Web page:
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The width of the question box is fixed. But what's the best fitting length? Long questions make people scroll up and down. I want to try to shirk this possible inconvenience in my questions. How long can the question box be before scrolling happen?

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    $\begingroup$ Wouldn't that be device-dependent? $\endgroup$ – Gerry Myerson Dec 25 '13 at 5:52
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    $\begingroup$ I would recommend staying between one line and two thousand lines. Questions with fewer than two words are likely to be closed as "unclear what you're asking", while questions over a million lines long are likely to be closed as "too broad". $\endgroup$ – dfeuer Dec 25 '13 at 7:55
  • $\begingroup$ @dfeuer There's a built-in length limit of either 30000 or 40000 characters (meta.SO gives contradictory information), so it's not going to get to 2000 lines (unless they lines are very very short). $\endgroup$ – Post No Bulls Dec 25 '13 at 8:06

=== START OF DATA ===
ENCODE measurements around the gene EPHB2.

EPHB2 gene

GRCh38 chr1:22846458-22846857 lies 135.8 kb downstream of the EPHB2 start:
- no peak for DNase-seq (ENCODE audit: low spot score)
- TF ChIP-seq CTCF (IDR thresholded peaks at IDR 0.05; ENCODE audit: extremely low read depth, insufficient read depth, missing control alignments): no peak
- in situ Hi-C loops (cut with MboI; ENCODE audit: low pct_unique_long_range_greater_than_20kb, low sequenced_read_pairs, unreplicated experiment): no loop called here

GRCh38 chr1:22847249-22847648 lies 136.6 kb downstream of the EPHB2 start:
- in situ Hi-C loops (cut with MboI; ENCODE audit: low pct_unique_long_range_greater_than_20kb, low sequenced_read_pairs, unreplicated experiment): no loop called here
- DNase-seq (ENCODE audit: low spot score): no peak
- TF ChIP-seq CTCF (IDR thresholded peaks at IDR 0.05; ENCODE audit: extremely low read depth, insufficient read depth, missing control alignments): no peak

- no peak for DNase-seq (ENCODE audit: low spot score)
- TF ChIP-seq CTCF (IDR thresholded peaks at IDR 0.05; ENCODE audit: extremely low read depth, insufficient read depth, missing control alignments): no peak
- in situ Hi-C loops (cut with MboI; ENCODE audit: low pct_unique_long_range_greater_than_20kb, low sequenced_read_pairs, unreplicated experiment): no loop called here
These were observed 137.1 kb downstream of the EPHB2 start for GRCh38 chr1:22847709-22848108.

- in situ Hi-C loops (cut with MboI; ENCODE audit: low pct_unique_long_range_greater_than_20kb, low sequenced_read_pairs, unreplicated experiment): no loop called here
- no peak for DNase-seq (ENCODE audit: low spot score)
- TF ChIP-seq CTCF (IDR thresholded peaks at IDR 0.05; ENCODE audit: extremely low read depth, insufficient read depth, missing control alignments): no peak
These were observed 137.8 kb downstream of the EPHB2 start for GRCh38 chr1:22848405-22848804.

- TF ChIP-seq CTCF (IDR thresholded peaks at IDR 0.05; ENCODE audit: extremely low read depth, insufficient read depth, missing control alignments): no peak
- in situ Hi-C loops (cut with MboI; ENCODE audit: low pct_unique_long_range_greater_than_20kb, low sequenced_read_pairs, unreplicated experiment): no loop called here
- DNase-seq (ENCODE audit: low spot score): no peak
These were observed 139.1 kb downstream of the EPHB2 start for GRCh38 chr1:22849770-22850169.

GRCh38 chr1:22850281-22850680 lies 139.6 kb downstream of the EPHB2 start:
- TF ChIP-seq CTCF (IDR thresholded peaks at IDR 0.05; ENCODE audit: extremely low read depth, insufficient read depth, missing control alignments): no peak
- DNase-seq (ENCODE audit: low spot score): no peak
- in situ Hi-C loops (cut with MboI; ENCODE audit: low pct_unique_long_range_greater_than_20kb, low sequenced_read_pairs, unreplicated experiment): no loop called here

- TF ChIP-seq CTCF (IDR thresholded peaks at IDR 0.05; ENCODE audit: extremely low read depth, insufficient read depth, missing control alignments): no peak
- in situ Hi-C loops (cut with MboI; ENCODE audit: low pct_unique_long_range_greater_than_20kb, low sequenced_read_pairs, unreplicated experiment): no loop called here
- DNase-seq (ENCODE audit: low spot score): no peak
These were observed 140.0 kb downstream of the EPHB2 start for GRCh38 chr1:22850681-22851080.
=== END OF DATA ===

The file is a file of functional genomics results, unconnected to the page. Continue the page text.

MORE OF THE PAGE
• $\begingroup$ @PostNoBills, is that a challenge :-? Also note that some MathJax can make things big, and of course images can easily do so. $\endgroup$ – dfeuer Dec 25 '13 at 8:07
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Don't worry about how your question fits the reader's screen; worry about how it fits their brain.

Very short questions (1-2 lines) are almost universally bad (I exclude "evaluate this expression" questions). They tend to generate a stream of comments: in what sense do you use term A? What is the domain of operator B? What is the source/context of this dubious claim you find confusing? Etc.

On the other hand, long-winded questions run the risk of readers never finding out what the question actually is. Not everyone wants to read paragraphs of prose without knowing whether the question is something they like to engage with.

My suggestion: make it as long as you want, but

clearly isolate the actual question,

state it early on, and separate it from additional information (definitions, motivation, partial results)


like this.

(Formatting preferences vary; there are more than one way to achieve such effects.)

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  • $\begingroup$ I think you've nailed the most important consideration, presenting a concise setup needed to pose the actual question, the Question itself (stated in a way that makes what is required by an Answer reasonably clear), and then some good words about motivations, approaches tried, and/or difficulties encountered/overcome. $\endgroup$ – hardmath Dec 25 '13 at 16:05

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